Driving Ms Diode (LED)

I’m working on a module idea for a friend which is basically a collection of attenuverters, each with a button. Each one can be dialed to a different voltage, and when the button is pressed it delivers the voltage it’s set to, to a single output. When the button is pressed and the voltage delivered, an LED lights up. Right now the circuit in my head looks like this:

Voltage in > button > attenuverter > voltage out

I’m just having trouble figuring out where in the circuit to drive the LED. So far I’ve considered:

  1. Driving the LED with a transistor after the button but before the op-amp
  2. Driving the LED with a transistor after the op-amp but before the output impedance resistor (prob won’t do this since the output from the op-amp could be positive or negative)
  3. Putting the LED in the (negative) feedback loop of the op-amp [ dunno if this will work, if I need a PNP transistor driving it here or what ]

The module will be running on standard eurorack power (+/-12v) and I’ll be regulating a 5v supply as well, which is what will be going to to the attenuverters, to give a +/-5v output. Right now my intention is to have the LED light at a constant brightness, though an option to have it light relative to the level of the attenuverter would also be welcome (I figure this would go on pin 2 of the pot, between the pot and the +input of the op-amp?).

Anyway, it seems a pretty straightforward circuit, but the LED is what’s tripping me up. Any help is greatly appreciated.

Editing to add: I’m basing the attenuverter circuit on this one from Skull & Circuits. It’ll be taking 5v at the input (where the jack is in the diagram, obv) so I may need to change the resistor values, I know. I’ll figure that out in due time.

I think I figured out my solution. The LED needs to go between the button and the attenuverter. It looks like I can just do an LED and a resistor to ground without a driver circuit (maybe even in series? I haven’t simulated that yet). When I drove it with a transistor tied to that junction the transistor just sank all the incoming current and there was no output from the op-amp, which I’m sure isn’t good for the transistor in the long run. I’ll do some further simulations and see what I can come up with.

You could maybe add this to the options:

  1. Use a button that makes 2 connections. One for the signal, one for the led.
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If there’s no input jack, just a connection to a voltage source, that should work. If there’s a resistance in the path between the voltage source and the button (or after the button and before the LED) then that’ll potentially sag that voltage, if the LED resistor isn’t large compared to that other resistance.

Right now, when the button is pressed it sends the source voltage (5v) to the attenuverter circuit and also to the base of an NPN, which connects 5v at the collector to the emitter and connected LED + 470R resistor to ground. I like that this gives a consistent bright level regardless of the draw from the rest of the circuit.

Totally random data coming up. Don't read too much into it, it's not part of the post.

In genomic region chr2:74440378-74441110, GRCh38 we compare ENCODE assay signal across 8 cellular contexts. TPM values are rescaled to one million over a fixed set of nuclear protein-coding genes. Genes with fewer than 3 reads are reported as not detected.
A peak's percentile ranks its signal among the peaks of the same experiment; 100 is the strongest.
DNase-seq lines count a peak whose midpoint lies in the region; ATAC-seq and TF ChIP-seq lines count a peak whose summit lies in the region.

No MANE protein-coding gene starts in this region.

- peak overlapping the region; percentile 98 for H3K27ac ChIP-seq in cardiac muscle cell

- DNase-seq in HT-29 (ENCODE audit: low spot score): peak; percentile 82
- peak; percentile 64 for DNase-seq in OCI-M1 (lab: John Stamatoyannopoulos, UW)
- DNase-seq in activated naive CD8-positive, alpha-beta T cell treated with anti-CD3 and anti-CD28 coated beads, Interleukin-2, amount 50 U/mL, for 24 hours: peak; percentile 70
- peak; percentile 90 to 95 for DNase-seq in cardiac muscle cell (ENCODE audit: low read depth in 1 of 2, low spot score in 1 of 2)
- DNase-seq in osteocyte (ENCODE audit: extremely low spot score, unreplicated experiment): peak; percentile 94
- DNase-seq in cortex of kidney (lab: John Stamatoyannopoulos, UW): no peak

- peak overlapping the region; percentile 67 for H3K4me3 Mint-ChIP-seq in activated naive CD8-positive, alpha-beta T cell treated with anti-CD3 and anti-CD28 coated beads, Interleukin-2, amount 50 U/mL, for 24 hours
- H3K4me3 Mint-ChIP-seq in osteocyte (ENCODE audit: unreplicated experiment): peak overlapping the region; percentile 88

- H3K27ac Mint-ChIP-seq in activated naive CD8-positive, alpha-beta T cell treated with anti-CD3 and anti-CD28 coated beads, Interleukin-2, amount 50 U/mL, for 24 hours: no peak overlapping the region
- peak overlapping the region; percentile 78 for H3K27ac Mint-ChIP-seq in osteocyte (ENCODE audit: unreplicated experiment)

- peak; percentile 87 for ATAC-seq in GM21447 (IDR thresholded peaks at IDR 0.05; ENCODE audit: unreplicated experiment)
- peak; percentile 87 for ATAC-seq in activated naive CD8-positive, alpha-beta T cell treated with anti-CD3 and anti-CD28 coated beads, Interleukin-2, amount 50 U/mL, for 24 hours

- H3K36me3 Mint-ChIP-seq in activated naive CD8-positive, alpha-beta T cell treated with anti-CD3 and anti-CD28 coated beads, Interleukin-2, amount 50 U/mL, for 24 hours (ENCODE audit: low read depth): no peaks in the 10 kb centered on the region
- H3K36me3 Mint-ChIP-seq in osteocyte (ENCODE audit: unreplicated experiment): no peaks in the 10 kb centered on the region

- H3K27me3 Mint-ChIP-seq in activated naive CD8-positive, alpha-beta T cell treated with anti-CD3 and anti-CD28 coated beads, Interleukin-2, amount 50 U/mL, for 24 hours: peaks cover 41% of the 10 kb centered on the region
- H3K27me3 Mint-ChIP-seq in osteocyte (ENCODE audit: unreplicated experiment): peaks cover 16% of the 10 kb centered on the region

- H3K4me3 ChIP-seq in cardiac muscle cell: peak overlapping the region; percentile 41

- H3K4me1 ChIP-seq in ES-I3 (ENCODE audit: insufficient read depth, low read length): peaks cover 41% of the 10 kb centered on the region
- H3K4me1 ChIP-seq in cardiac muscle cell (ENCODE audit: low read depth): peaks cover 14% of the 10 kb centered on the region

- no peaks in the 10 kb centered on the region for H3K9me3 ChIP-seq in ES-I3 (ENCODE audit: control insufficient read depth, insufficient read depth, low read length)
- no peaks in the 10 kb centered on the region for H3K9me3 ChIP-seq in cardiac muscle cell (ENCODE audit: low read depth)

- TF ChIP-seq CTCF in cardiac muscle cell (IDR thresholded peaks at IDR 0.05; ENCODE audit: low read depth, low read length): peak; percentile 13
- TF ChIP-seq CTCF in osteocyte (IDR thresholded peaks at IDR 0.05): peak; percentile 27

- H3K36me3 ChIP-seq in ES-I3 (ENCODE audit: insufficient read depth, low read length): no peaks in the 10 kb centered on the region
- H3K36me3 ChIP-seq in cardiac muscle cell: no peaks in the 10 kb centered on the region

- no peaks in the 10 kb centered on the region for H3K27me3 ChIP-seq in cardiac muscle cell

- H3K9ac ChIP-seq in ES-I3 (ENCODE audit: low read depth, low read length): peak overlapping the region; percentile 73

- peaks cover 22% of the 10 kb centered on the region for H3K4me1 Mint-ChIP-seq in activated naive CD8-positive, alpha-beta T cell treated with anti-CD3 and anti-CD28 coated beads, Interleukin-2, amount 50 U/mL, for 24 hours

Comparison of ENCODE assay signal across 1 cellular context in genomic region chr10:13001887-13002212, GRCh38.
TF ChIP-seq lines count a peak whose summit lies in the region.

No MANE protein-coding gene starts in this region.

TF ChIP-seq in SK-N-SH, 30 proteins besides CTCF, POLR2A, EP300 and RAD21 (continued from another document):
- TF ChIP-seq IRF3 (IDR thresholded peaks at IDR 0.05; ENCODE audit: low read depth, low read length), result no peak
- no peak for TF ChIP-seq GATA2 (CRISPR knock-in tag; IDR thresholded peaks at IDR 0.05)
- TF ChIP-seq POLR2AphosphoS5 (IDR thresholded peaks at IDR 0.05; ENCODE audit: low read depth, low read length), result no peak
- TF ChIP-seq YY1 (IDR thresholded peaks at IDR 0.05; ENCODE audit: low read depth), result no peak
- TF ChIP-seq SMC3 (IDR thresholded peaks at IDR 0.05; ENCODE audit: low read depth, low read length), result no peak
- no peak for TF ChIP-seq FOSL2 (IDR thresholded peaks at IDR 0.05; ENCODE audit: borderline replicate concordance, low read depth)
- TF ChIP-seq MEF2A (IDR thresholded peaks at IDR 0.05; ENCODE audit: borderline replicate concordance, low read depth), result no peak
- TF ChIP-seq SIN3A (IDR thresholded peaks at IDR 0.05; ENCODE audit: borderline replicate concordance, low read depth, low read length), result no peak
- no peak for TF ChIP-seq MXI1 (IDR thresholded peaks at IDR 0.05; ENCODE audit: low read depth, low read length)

I’m working on finding a way to do a soft latch circuit for each button of several–no more than 8-- (probably involving a CD4044). The ideal situation is an array of momentary buttons:

  1. The circuit starts up with all button circuits in their off state.

  2. Push a momentary switch to connect the output of its associated attenuverter to the output jack. The button circuit latches on and the output remains connected.

(nb: I’ve got the button placed before the rest of the circuit and then am buffering/mixing the outputs at the end.)

  1. Push again (a simple push, not anything like a 3 second long press) to turn off the circuit which is latched on. This should be relatively simple.

  2. When a button is pressed, any other latch circuit which is currently on will turn off, and the most recently pressed button will latch on.

  3. A master switch (a physical toggle) which disables the soft latches and makes each button work as a normal momentary push button/manual gate.

So, I’m thinking: CD4044 quad S/R latch–press the button, it takes the SET pin high for that latch, turning it on. Easy.

When a button is pressed, it activates a trigger generator which pulses all the RESET pins high, turning all the latches off. I think I would have to have a trigger gen for each button to do this next trick, but when the button is pressed it sends the reset trigger, but also sends a copy (?) of the same trigger through a very brief delay before it hits the SET pin for the latch, turning the circuit on.

The latch/momentary selector would probably just pull all the RESET pins high and hold them there, though I’m uncertain if the output of the CD4044 will go high at all if the RESET pin is high (EDIT: probably not, it appears to generate an “invalid” state).

On button-press, maybe I should set it up so ENABLE gets pulled low, all the latches are reset, then the SET pin for the activation latch goes high, and then ENABLE is brought high again?

Maybe I can use a different SR latch IC with both Q and Q-not outputs and use Q-not to reset the other latches?

Thoughts, oh genius hive-mind? I know this was a lot. I’ve been rolling this around in my head all day and now it’s late and I’m rambling. Sorry.

is this a signal LED or a status LED?

I guess I would call it a status LED, though the distinction seems very fine. It lights up when the circuit is active.

Did you make any progress with this? I’m looking for a similar latching circuit but haven’t find or come up with a solution yet.